This devised production from director Lilac Yosiphon and Althea Theatre’s cast of 8 has some excellent source material in the form of letters about love and conflict but it feels like an end of year showcase with too many ideas that aren’t fully developed and keenness to show all their talents rather than focusing on what makes them talented performers. The small space and uninspired set also didn’t help focus this production.
The main issue is that all the stories are fantastic but there are too many of them. The play covers the last 100 years of Conflict-Two World Wars, Vietnam, Israeli Conscription and Columbia’s ongoing conflicts. As you can see all fantastic ideas but too many and yet also not enough detail in the story. Time is taken up with mime for two lovers; one French, one German, there is a song too. As someone who works in Performance Art examinations, I wondered if I was watching a former examination piece. The large cast doesn’t help, especially as not a single story requires all eight to be on stage at one so we often have actors reacting to what the actors are doing. Stop. If there was no audience this would be fine but we are there and we don’t need to be guided in our reactions by the cast.
What saves this is the performances; in particular Josephine Arden as the fiancee who desperately wants a letter from her partner based in Afghanistan and as the Israeli teacher defending her right not to fight in Israel’s many conflicts and Elizabeth Stretton as the wife desperate to send her husband her touch and as the Welsh widow who receives letters from Cole Michaels’ Russian soldier as he cannot bear to tell yet another wife her husband has passed away. Michaels’ also excelled as Arden’s Afganistan-based fiancee. All of the cast were great when they performed but the truth is some were given more light than others, as shown by exhausted cast members moving straight from one scene to another as unused cast continued to loiter in the background. Carolina Herran’s Columbian asylum seeker was explored with little depth;it was all emotion and no back story and the audience needs the back story to feel emotion. There were also lots of bilingual scenes, some adequately translated, some were not.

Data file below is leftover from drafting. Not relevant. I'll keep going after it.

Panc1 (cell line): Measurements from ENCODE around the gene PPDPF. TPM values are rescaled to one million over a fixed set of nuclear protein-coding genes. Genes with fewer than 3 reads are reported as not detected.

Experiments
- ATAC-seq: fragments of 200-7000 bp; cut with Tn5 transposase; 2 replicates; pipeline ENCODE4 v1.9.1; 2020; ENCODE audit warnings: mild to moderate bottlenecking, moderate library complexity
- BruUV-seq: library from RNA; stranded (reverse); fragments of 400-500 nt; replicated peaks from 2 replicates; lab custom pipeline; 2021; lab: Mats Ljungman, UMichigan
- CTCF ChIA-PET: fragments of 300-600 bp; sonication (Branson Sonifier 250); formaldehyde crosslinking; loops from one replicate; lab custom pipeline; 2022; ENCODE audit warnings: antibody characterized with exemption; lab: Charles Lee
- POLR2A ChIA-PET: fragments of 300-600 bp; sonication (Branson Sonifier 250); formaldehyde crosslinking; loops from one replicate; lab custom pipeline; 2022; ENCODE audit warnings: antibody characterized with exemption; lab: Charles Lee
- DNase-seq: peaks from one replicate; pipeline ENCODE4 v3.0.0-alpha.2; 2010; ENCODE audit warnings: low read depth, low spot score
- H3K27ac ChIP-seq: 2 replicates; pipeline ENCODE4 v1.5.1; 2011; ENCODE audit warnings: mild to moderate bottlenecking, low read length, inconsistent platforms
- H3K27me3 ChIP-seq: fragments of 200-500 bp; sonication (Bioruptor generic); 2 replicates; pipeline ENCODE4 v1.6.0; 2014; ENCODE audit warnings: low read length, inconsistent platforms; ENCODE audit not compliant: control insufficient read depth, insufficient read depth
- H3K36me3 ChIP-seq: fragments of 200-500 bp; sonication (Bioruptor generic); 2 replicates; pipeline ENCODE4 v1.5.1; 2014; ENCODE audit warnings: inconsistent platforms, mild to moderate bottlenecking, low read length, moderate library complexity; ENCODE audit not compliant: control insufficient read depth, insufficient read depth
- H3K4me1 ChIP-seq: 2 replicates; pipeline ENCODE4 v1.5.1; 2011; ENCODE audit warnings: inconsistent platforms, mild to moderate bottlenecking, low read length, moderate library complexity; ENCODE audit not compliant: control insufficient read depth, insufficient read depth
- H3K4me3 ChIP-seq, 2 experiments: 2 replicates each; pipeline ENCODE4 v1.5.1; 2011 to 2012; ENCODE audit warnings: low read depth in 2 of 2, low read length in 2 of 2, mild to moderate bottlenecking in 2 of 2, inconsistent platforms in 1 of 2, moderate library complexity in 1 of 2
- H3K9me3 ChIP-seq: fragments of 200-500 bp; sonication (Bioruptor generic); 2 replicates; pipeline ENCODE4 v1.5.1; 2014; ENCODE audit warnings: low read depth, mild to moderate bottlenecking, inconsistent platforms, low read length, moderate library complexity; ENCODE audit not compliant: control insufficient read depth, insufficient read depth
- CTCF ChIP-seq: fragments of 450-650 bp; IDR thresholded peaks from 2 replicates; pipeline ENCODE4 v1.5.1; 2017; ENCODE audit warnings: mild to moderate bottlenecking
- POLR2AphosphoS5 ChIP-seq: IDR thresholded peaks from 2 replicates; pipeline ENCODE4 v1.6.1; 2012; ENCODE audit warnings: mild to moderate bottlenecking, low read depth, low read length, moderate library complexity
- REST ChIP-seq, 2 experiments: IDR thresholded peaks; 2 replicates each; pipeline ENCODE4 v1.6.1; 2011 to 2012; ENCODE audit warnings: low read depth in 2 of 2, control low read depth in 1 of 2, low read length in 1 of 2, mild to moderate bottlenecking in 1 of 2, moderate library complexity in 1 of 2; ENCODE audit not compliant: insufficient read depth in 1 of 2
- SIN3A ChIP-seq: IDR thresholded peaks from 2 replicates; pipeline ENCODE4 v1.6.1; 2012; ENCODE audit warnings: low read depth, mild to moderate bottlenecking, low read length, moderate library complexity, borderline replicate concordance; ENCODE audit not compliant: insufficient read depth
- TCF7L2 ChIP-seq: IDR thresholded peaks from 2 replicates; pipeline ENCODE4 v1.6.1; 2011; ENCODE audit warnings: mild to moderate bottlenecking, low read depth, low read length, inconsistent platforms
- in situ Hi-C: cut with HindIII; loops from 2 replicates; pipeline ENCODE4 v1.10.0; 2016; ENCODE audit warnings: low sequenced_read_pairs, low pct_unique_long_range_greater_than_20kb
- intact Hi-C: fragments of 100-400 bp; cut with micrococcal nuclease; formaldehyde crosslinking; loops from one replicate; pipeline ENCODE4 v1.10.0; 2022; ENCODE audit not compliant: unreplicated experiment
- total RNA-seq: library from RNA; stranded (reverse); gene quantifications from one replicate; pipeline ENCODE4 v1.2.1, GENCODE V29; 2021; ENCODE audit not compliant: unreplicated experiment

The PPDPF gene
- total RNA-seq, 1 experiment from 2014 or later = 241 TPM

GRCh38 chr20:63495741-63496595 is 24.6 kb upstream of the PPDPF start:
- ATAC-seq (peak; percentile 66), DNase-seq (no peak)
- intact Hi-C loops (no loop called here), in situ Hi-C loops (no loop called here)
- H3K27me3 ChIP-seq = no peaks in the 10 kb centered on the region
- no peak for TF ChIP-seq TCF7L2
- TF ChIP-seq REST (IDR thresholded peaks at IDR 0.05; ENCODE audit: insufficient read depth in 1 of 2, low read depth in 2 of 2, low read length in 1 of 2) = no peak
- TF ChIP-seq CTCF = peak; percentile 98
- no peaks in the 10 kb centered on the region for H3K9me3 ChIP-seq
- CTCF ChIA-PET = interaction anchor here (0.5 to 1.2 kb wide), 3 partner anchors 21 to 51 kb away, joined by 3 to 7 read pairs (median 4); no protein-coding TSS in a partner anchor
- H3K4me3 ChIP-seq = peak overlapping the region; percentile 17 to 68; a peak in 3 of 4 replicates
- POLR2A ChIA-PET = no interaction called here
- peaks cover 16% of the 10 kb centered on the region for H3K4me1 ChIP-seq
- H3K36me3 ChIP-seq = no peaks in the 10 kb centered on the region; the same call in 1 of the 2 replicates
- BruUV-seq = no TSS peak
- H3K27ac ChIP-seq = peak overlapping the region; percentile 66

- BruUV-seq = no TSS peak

This production could be 4/5 stars if it had focused on 2-3 stories, giving all the cast a chance to show their skills but it was disjointed and suffered from what many devised productions do, having too many good sources and little idea how to make them all work seamlessly. This could be a anthology of tales linked by a theme, sadly it just looks a bit messy.
One response to “One Last Thing (For Now), Old Red Lion Theatre”
[…] to. I felt for Sam Elwin, who once again is lost in a big ensemble following his performance in One Last Thing (For Now) and Joel Smith’s whose characters weren’t really given much to and had the most uninteresting […]